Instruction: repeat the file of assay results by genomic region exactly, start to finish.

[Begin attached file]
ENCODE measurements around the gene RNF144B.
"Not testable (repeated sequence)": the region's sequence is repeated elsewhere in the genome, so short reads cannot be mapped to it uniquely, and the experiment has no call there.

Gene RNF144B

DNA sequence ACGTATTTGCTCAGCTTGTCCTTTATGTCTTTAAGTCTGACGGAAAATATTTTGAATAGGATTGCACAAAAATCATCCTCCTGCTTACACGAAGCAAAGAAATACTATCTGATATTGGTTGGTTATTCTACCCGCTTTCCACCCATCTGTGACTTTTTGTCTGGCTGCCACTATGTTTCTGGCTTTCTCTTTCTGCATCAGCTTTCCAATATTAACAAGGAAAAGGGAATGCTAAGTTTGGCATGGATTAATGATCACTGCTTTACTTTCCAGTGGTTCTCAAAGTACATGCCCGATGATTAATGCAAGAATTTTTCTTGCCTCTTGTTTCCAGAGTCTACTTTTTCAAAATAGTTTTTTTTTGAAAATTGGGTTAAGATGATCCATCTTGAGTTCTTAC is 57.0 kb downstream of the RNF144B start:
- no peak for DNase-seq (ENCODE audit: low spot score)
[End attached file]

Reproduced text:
ENCODE measurements around the gene RNF144B.
"Not testable (repeated sequence)": the region's sequence is repeated elsewhere in the genome, so short reads cannot be mapped to it uniquely, and the experiment has no call there.

Gene RNF144B

DNA sequence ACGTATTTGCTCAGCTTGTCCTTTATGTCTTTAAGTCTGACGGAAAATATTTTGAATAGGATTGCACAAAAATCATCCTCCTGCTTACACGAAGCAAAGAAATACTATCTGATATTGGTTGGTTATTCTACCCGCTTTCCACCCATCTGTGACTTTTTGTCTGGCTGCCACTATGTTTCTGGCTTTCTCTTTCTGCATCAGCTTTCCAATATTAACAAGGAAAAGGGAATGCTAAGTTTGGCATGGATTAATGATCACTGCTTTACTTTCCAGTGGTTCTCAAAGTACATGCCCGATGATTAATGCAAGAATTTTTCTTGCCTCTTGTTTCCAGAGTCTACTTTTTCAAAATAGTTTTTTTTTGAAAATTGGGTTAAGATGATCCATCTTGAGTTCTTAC is 57.0 kb downstream of the RNF144B start:
- no peak for DNase-seq (ENCODE audit: low spot score)